2012 Local History Conference Draws 500

Posted March 31, 2012

WARREN—Hundreds of history enthusiasts descended on the 54th annual Michigan in Perspective: The Local History Conference held this past weekend at the John Lewis Center at Macomb Community College (South Campus) in Warren. The conference is one of the Historical Society of Michigan’s large history conferences focusing on the history and heritage of the Great Lakes State. Major sponsors included Meijer Inc., the Detroit Historical Society, and the Edsel & Eleanor Ford House.

“Each year since 2009 we have seen participation at the Local History Conference grow dramatically” commented Executive Director Larry Wagenaar.  “Over the past five years attendance has gone from about 200 participants to 500. It is a testament to the outstanding work of the conference planning committee, the fascinating and quality presentations of our speakers, the work of our staff at the Historical Society of Michigan and the strong foundation built by the conference’s founder, Dr. Philip P. Mason.

Organized by the Michigan in Perspective Planning Committee, the 2012 conference featured several keynote speakers and breakout sessions focused on local history in Michigan. Susan Skarsgard, global design manager of GM Design Archive and Special Collection, presented the opening keynote, Where Today Meets Tomorrow: The Story of Eero Saarinen’s Design of the GM Tech Center. Other keynotes included The War of 1812 and Michigan: Some Thoughts on a Faintly Remembered Conflict by Brian Leigh Dunnigan, associate director and curator of maps at the William L. Clements Library, U-M; Sunday Morning with the Lone Ranger by radio historian Larry Zbed; and Tashmoo: The Park and the Steamer by Arthur M. Woodford of the Algonquin Club of Detroit & Windsor.

To see the full conference flier and all the content presented visit http://www.hsmichigan.org/conferences/local-history-conference.

Individual breakout sessions covered topics such as local history, genealogy, and cultural diversity. They included:

  • Michigan and the Civil War
  • Reflections of a Civil Rights Foot Soldier
  • 1950s Detroit Music: Jazz, Rhythm and Blues, and Rock ‘n’ Roll •Coal: Michigan’s Forgotten Mining Frontier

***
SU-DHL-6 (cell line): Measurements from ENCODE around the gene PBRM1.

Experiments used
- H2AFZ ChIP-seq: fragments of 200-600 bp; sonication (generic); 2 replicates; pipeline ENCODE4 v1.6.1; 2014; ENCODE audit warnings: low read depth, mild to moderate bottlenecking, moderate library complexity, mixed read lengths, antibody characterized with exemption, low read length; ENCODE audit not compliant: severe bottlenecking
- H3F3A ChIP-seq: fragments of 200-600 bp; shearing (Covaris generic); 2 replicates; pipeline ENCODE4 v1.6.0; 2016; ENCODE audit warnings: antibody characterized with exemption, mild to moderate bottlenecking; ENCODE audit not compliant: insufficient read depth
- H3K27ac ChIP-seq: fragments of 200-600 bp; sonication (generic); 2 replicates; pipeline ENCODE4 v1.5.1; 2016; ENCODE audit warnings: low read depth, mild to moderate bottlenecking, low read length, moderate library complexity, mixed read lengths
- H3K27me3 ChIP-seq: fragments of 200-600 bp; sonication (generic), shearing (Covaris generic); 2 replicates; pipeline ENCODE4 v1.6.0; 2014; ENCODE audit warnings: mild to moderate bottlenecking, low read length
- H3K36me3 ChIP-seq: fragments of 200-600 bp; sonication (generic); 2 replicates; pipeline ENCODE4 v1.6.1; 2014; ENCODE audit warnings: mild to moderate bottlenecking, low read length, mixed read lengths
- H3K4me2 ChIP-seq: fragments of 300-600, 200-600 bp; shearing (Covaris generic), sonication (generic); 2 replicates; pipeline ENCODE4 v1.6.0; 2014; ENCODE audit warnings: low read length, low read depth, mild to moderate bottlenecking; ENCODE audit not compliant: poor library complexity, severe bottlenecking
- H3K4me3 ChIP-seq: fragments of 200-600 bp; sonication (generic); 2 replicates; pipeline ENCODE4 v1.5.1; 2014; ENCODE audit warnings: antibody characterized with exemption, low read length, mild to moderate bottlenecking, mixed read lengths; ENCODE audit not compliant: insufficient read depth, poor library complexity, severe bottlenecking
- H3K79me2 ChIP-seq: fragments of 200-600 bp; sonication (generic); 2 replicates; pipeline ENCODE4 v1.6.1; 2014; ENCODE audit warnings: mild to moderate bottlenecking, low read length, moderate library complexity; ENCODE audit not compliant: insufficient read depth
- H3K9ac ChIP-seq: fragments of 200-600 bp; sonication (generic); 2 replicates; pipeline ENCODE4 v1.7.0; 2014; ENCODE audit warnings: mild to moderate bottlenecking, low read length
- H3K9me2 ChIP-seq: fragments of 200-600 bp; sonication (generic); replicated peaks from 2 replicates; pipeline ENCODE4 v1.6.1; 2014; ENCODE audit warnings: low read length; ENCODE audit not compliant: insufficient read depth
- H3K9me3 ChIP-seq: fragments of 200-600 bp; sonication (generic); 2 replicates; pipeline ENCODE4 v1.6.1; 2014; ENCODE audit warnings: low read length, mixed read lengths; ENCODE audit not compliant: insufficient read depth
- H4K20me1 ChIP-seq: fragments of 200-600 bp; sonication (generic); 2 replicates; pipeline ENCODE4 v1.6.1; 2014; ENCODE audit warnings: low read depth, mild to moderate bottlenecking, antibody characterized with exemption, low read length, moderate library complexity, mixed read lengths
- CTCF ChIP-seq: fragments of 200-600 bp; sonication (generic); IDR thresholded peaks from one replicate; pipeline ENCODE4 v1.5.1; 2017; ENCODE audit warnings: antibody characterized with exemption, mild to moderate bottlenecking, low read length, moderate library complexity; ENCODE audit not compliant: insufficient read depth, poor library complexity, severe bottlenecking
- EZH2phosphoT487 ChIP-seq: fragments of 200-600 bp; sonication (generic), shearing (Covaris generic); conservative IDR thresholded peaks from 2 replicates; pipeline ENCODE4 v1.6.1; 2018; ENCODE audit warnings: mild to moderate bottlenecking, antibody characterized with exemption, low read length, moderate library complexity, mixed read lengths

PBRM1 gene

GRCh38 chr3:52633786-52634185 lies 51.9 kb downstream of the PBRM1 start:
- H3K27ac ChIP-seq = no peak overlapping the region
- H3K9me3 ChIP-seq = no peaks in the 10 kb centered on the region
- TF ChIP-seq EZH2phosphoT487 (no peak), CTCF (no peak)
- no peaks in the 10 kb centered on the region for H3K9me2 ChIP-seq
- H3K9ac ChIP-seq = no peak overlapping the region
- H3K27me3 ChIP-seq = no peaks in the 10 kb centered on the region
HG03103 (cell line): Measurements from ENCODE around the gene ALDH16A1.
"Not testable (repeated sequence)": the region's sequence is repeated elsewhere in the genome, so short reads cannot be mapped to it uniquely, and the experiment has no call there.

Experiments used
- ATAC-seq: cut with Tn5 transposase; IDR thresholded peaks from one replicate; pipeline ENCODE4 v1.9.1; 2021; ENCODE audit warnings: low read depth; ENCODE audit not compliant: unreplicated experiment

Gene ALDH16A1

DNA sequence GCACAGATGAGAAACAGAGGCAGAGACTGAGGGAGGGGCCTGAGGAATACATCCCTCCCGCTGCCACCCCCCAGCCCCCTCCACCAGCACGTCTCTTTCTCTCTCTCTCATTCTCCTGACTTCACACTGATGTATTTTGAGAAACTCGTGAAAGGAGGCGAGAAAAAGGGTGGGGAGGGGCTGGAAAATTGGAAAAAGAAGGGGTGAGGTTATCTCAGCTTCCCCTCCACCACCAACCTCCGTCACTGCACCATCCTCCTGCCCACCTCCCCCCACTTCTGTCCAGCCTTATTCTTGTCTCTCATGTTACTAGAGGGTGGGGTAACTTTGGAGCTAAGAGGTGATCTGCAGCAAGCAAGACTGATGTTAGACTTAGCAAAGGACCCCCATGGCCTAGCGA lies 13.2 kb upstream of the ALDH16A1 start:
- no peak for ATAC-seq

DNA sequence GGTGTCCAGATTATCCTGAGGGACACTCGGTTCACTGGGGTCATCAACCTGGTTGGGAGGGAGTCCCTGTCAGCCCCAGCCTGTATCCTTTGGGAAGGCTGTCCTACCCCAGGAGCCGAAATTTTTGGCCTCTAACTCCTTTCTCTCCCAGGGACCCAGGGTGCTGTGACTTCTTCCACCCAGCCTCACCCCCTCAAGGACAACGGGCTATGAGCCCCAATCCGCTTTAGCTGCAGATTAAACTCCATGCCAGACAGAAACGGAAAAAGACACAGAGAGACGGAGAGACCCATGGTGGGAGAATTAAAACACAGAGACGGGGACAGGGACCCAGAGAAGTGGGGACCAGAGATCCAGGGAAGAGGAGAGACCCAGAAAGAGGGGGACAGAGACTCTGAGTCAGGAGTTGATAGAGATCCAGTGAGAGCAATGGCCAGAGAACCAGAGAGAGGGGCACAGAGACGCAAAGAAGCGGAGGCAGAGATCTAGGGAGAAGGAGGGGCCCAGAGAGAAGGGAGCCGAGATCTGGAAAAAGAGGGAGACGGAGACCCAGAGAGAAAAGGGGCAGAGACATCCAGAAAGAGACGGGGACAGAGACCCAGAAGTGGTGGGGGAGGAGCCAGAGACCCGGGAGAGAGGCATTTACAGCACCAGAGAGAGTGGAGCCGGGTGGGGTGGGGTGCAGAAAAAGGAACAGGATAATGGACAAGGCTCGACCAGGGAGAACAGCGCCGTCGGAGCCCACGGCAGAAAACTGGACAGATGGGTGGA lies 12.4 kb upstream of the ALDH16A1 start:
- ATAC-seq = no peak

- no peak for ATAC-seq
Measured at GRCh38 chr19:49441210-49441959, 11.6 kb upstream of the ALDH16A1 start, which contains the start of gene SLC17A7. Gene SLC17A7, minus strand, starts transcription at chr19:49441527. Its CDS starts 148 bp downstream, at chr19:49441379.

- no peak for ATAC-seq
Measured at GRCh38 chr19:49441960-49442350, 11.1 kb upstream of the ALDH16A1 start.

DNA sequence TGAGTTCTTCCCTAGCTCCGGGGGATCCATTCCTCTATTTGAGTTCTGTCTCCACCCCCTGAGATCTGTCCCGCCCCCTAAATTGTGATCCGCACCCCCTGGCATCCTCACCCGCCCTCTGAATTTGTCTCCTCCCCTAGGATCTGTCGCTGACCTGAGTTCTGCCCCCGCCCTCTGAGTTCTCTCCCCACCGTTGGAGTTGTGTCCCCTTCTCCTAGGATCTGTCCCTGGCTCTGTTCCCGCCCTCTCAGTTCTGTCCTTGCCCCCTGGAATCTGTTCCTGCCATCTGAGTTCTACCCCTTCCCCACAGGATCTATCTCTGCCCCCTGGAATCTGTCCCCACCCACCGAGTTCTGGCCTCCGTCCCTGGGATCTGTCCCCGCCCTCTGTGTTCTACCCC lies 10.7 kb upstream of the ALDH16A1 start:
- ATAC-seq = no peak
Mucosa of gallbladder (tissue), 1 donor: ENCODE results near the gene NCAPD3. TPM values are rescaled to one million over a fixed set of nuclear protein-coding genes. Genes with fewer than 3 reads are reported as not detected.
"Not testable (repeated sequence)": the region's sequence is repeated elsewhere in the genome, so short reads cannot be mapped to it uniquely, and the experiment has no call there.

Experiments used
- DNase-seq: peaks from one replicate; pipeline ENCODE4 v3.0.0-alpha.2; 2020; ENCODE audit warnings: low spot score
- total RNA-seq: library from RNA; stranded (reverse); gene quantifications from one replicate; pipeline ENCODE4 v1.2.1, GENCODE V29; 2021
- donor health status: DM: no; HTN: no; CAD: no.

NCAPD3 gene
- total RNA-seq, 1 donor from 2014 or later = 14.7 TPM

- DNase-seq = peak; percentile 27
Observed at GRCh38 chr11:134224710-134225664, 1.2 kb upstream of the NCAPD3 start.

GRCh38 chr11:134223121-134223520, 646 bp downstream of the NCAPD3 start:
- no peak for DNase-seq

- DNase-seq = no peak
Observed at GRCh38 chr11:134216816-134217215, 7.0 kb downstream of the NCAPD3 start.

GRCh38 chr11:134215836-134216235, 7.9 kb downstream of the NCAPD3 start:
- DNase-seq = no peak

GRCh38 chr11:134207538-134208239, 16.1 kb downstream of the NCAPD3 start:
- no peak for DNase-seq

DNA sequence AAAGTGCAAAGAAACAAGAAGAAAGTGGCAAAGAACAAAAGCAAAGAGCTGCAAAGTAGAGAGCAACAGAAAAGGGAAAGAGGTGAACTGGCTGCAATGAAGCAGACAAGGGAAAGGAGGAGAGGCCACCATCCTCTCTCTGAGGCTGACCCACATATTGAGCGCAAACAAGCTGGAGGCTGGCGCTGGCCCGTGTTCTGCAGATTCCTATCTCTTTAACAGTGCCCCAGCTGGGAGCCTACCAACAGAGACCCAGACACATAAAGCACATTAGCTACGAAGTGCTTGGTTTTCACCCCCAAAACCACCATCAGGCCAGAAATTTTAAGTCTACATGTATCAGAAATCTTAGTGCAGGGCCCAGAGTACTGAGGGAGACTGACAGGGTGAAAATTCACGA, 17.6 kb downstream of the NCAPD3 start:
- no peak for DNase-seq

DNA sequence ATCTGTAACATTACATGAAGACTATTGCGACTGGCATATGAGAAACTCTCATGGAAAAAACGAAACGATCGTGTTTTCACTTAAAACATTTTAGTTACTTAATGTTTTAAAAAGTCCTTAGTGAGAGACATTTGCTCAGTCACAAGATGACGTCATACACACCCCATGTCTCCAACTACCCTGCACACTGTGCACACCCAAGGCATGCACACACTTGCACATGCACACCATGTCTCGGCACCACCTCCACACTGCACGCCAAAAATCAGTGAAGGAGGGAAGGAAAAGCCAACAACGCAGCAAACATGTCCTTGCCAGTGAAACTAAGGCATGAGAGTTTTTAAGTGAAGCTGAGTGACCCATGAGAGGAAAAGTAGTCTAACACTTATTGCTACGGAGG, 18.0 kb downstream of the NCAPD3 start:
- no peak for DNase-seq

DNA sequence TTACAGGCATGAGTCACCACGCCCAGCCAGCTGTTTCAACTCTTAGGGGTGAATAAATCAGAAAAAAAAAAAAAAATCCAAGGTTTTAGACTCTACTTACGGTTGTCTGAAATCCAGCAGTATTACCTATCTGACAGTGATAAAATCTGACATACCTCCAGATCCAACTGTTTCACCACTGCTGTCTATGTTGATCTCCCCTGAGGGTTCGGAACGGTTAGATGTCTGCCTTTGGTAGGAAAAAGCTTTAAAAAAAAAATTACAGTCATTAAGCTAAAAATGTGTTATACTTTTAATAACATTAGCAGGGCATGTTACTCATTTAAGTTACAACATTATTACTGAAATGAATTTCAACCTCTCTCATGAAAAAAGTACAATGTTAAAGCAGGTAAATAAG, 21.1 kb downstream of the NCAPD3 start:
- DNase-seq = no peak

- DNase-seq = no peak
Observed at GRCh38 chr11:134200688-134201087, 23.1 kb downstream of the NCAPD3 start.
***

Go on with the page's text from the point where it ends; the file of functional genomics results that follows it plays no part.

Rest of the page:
• Old’s Cool: Attracting Young Audiences to Local History
  • Lest We Forget: Black Civil War Soldiers and Sailors
  • A Private Digitization Project and the Human Element
  • Look What We Found: The Detroit Historical Society Collection Goes Online
  • Locating Missing Living Persons
  • Taking the Mystery Out of Your Mystery Ancestors
  • Blaney Park (a major resort destination in the Upper Peninsula)
  • African-American Oral History: Agency and Student Perspectives
  • Engineered Structures in Early Michigan History
  • Tragedy Strikes in Seven Minutes: Loss of the Steamer Fred McBrier & John Shaw ‘Went Missing’
  • Case of the Rose of Aberlone –Michigan’s Great Contribution to Contract Law
  • Post Motown Music
  • Bath City, USA
  • Book discussion of “Coney Detroit” by authors Joe Grimm and Katherine Yung
  • Book discussion of “Daring Trader: Jacob Smith in the Michigan Territory, 1802-1825” by author Kim Crawford
  • Rochester-Avon Historical Society Online Project: We’re Putting History on the Map
  • Coming through the Crisis
  • Forgotten Detroit
  • Remembering the J.L Hudson Company: Detroit’s Legendary Department Store
  • History in their Hands: Getting Your Resources into K-12 Classrooms
  • African Americans in the Legal Profession: A Case Study of Judge Elvin L. Davenpor

The conference also featured a Friday reception sponsored by the Edsel and Eleanor Ford House. Held at the historic house in Grosse Pointe Shores, the event featured tours and a reception as the education center.

In addition to the major sponsors, the conference was also sponsored by the Burton Historical Collection, Michigan State University Press, University of Michigan Press, Walter P. Reuther Library, Wayne State University Press, Algonquin Club of Detroit & Windsor, Bentley Historical Library, Center for Upper Peninsula Studies at Northern Michigan University, Detroit Society for Genealogical Research, Fred Hart Williams Genealogical Society, Great Lakes Maritime Institute, Jewish Historical Society of Michigan, Historical Society of the U.S. District Court for the Eastern District of Michigan, Michigan Genealogical Council, Michigan Photographic Historical Society, Michigan Women’s Historical Center and Hall of Fame, Oakland County Historical Commission, Troy Historical Society, and William L. Clements Library.

The Historical Society of Michigan is the oldest cultural organization in Michigan, founded in 1828 by territorial governor Lewis Cass and explorer Henry Schoolcraft.  The Society focuses on five major mission areas including publications, conferences, education, awards and recognition programs and support for local historical organizations.  For more information on Society programs visit www.hsmichigan.org.

 

Historical Society of Michigan 5815 Executive Drive Lansing, MI 48911
Email hsm@hsmichigan.org | Phone (517) 324-1828 | Fax (517) 324-4370

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